Because the Ottoman government was often pre-occupied with European issues, it left much of the control of the provinces to the walis; they made sure, however, not to give them too much independence, for often a wali sought to carve out the territory for himself. Indeed the walis often drummed up some sort of conflict and used it to further their independence from the Ottomans. The mutasallims did not go unaffected by this; for fear of their job security, they would often collect random taxes and other fees to ensure their own financial stability. This had a negative effect on trade, as most merchants preferred to do their business elsewhere rather than have to pay protection fees to the mutasallim and still risk property confiscation.

Oen family, the Chalabis, had developed contacts with the mutasallim over a period of time and were soon able to extract commercial favors from him. The British, who saw the Chalabis as an obstacle to their desire to dominate freight trade in Basra, were highly suspicious though nothing ever came of it. Other local notables were able to curry the mutasallim's favor and receive titles - one was given the shahbandar after giving a loan to the mutasallim and, after trying to extract too much from the local merchants, was kidnapped and expelled (this highlights the need for local support in addition to administrative support). A more detailed case, that of a Hajji Yusuf, shows how powerful a merchants can be if he plays his cards right - this guy was even able to talk down to the mutasallim. Although he did favors for the British, he was highly suspicious of their motives (this seems to be a recurring theme), think that they wanted control of Basra.

In a seemingly unrelated note, Abdullah goes on to describe the fortunes of the Jewish community. He says that despite their dhimmi status, the Jews of Basra were treated as equals - and often received favors - from administrators and local merchants, bearing strong contrast to their negative experience in Safavid Persia. It was only in the mid-19th century that they would be persecuted. The Armenians, he notes, were favored by the British, who understood that doing business was impossible without local contacts. The Armenians were cunning merchants and looked to exploit their relationship with the British in their favor - the British saw this and didn't mind.

Tensions between the Armenians and the Jews, however, flared up when a murdered Jew was found and an Armenian was accused. After the Jews began protesting in the streets for punishment of the Armenian, Samuel Manesty (the British resident and the husband of an Armenian himself) asked that the Jews be punished for their designs against the Christians. When the request was refused (and the Jews were actually rewarded for their defense of the city against the Persians), Manesty moved the factory to Kuwait.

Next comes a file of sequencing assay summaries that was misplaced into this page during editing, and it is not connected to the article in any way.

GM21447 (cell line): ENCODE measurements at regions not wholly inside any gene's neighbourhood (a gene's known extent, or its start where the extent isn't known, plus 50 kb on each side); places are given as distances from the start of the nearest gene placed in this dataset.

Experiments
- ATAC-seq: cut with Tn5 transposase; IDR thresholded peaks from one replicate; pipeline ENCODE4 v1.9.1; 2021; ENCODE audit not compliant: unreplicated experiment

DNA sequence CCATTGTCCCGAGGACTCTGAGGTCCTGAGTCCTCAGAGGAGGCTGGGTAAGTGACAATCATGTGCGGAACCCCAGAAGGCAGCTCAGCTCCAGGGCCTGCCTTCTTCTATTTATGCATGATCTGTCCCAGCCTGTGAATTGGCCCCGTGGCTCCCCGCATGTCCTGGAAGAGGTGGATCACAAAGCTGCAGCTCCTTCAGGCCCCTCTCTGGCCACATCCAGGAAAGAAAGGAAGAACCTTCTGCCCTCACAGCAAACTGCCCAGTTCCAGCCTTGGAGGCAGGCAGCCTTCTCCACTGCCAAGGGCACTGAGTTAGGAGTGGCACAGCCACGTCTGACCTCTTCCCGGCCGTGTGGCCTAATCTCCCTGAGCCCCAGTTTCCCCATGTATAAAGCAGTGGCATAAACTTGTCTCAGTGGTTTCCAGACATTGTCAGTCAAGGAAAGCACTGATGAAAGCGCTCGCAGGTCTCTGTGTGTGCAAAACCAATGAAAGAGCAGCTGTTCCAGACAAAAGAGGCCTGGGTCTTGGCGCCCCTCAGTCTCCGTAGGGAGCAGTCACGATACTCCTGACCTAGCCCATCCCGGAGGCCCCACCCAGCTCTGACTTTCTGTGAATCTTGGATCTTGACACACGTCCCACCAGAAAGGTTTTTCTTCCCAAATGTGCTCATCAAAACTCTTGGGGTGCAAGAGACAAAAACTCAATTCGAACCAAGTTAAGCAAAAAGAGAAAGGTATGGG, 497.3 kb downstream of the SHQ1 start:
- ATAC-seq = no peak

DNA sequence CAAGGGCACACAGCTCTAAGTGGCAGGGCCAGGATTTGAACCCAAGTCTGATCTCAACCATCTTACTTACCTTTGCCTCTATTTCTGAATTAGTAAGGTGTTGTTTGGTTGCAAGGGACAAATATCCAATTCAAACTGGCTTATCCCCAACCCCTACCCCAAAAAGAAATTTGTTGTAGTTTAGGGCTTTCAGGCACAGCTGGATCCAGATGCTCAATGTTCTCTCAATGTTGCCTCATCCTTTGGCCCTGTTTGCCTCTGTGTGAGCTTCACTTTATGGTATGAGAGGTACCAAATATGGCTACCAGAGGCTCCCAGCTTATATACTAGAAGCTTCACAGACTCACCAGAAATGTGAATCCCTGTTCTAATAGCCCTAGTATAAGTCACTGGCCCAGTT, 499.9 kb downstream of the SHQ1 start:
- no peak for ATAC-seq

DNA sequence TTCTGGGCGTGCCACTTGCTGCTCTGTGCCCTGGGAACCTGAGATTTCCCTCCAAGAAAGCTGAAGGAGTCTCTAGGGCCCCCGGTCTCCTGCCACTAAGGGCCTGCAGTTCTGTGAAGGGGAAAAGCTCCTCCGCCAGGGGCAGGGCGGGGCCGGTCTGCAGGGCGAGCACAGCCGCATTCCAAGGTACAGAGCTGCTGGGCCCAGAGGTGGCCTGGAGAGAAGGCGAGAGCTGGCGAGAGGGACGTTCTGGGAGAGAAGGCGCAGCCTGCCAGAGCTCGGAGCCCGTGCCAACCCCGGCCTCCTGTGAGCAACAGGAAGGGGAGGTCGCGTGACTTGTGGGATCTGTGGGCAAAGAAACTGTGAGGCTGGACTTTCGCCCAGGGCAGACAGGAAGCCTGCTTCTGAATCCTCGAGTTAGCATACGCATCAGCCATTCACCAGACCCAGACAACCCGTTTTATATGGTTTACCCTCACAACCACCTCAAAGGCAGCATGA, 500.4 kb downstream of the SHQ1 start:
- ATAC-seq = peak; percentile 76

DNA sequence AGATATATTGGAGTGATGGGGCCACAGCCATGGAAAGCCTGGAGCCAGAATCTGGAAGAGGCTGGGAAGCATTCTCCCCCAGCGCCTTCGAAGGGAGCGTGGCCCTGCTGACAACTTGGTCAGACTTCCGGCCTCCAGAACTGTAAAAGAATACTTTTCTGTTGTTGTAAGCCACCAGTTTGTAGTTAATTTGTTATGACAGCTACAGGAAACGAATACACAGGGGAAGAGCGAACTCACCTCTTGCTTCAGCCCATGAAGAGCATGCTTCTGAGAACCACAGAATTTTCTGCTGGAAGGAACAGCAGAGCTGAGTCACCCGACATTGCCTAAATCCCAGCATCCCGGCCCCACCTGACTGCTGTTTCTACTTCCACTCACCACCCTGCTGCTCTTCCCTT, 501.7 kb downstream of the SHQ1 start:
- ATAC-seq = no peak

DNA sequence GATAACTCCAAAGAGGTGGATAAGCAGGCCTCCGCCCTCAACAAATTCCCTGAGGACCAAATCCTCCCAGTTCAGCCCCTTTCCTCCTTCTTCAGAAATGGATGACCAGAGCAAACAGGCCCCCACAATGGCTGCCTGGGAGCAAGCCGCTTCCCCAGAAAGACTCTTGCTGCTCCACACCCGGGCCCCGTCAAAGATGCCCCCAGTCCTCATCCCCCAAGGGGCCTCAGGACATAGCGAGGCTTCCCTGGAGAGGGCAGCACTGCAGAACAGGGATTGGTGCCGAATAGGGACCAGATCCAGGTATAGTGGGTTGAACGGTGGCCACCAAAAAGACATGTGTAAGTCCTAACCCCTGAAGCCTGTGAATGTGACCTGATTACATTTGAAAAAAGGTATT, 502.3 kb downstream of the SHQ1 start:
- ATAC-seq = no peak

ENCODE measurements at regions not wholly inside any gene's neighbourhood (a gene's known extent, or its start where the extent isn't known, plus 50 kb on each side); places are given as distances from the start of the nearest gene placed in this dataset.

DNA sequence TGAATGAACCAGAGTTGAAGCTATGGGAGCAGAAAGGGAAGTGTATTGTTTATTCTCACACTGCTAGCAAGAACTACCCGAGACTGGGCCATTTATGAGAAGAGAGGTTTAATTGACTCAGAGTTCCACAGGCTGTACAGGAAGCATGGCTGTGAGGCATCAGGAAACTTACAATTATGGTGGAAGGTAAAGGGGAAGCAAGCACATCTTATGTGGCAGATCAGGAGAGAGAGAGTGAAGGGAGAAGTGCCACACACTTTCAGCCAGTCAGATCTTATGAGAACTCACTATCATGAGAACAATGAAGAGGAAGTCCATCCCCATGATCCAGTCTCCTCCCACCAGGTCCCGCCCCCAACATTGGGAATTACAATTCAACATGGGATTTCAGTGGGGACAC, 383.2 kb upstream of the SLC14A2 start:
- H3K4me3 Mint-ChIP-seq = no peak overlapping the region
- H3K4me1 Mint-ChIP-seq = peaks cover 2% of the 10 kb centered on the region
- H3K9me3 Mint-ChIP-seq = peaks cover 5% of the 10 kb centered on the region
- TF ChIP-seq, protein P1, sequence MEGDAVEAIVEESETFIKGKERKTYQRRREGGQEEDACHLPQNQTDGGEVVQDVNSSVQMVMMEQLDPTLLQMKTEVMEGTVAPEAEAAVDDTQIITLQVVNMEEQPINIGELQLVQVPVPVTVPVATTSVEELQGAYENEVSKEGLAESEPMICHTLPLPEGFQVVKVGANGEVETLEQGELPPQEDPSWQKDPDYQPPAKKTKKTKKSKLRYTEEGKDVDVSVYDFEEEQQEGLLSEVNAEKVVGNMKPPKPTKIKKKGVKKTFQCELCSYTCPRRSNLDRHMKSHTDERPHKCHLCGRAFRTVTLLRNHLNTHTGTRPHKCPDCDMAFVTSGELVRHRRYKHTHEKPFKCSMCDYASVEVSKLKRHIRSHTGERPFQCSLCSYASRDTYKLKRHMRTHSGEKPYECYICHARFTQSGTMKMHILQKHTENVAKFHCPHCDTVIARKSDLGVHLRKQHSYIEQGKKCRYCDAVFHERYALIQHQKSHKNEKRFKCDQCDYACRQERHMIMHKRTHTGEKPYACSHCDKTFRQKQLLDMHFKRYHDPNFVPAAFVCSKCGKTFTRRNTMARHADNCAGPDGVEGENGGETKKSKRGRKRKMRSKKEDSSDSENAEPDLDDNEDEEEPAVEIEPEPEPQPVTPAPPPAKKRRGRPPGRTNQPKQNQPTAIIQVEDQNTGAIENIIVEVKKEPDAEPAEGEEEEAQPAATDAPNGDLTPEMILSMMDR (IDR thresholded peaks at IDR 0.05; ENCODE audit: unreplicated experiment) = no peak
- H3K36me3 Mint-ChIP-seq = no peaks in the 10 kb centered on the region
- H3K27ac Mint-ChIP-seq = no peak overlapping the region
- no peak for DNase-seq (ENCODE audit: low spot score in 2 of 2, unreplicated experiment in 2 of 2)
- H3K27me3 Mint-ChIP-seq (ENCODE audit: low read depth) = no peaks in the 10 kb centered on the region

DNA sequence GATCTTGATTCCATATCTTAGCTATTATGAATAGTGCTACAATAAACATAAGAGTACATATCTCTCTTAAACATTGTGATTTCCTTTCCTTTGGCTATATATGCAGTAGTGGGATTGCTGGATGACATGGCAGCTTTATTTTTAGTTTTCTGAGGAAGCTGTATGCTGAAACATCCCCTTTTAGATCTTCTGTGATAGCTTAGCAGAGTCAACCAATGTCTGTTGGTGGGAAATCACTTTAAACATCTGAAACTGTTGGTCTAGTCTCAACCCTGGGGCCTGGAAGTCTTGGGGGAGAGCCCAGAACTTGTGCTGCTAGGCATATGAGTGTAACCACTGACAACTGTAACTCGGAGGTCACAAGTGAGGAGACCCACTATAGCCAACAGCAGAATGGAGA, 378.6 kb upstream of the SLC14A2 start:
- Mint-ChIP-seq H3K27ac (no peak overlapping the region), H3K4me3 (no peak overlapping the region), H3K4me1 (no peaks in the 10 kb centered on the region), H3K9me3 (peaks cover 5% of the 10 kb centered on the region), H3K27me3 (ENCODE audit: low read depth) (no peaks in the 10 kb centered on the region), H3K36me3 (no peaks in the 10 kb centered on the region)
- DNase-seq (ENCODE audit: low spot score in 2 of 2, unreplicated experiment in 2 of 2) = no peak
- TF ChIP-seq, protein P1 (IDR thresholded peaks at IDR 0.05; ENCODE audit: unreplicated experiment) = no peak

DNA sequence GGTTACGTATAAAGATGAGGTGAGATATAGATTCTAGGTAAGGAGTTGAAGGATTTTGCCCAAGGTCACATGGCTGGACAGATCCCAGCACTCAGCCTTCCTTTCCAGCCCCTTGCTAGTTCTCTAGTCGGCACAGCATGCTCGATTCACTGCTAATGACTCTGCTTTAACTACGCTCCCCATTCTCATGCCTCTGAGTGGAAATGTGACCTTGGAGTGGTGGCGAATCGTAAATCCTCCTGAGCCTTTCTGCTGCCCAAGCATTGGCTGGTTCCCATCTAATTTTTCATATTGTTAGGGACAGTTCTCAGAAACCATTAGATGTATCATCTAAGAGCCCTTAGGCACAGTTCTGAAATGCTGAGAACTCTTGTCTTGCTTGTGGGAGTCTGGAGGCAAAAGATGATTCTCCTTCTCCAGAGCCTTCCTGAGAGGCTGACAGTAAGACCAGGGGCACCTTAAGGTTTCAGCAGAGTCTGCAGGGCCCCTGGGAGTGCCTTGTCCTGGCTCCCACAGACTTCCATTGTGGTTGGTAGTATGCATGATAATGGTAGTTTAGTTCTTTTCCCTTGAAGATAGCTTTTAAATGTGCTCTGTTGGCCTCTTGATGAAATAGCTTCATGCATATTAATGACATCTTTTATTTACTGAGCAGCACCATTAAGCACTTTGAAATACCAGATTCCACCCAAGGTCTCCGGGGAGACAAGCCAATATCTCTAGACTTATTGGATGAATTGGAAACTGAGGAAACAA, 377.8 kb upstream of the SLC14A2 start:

Around the same time, we see a number of separatist revolts in Basra, whose merchants and administrators felt that it's trade could be kept alive if they didn't have to remit so much to Baghdad. The Jews were against the idea because of their trade relations with Baghdad. In any case, the revolts never came to anything because of the might of Sulaiman Pasha's army (the wali of Baghdad and Basra). All of these divisions and the worsening political and economic climate in Basra prompted many to move. There was no unified stance to support the city's recovery because of all of the different interests; people found it easier to relocate elsewhere. Eventually, Manesty was asked back to Basra and was handed over ten Jewish leaders (we don't know what happened to them).

The chapter shows the diverse interests of the merchant communities and how this prevented them from forming a cohesive front to oppose British advancement in the city. The commercial decline of Basra only served to drive a bigger wedge between the different communities, with many preferring to leave rather than risk anymore financial losses.


A note on the context: this was all happening while the world-capitalist system was shifting in favor of the Europeans, whose industrial revolution Asia could not keep up with. In that regard, the book shows how developments on the ground and within administrations had helped British encroachment onto khaleeji trade, one of the cornerstones of Indian Ocean trade. Basically, it shows us that (as C.A. Bayley says) the creation of the Europe-centered world-capitalist system was as much a product of what happened on the ground in Asia as in Europe.

A look at the bibliography shows that the author used sources in Turkey, India, and England as well as local histories. In this respect, he gives a much clearer picture than does Fattah (who only used British sources and local histories) though the latter did a better job of explaining the regional economy than he did. Also, through his use of such diverse sources, Abdullah was able to draw in events that took place in Persia, India and even Africa to Basra, explaining in detail their significance. Although the book is very Iraq-centric in its approach (duh - just look at the title!) it gives us many gems of information on regional trade in the Gulf and does a fantastic job of tying it into the Indian Ocean, both historically and conceptually. Great stuff.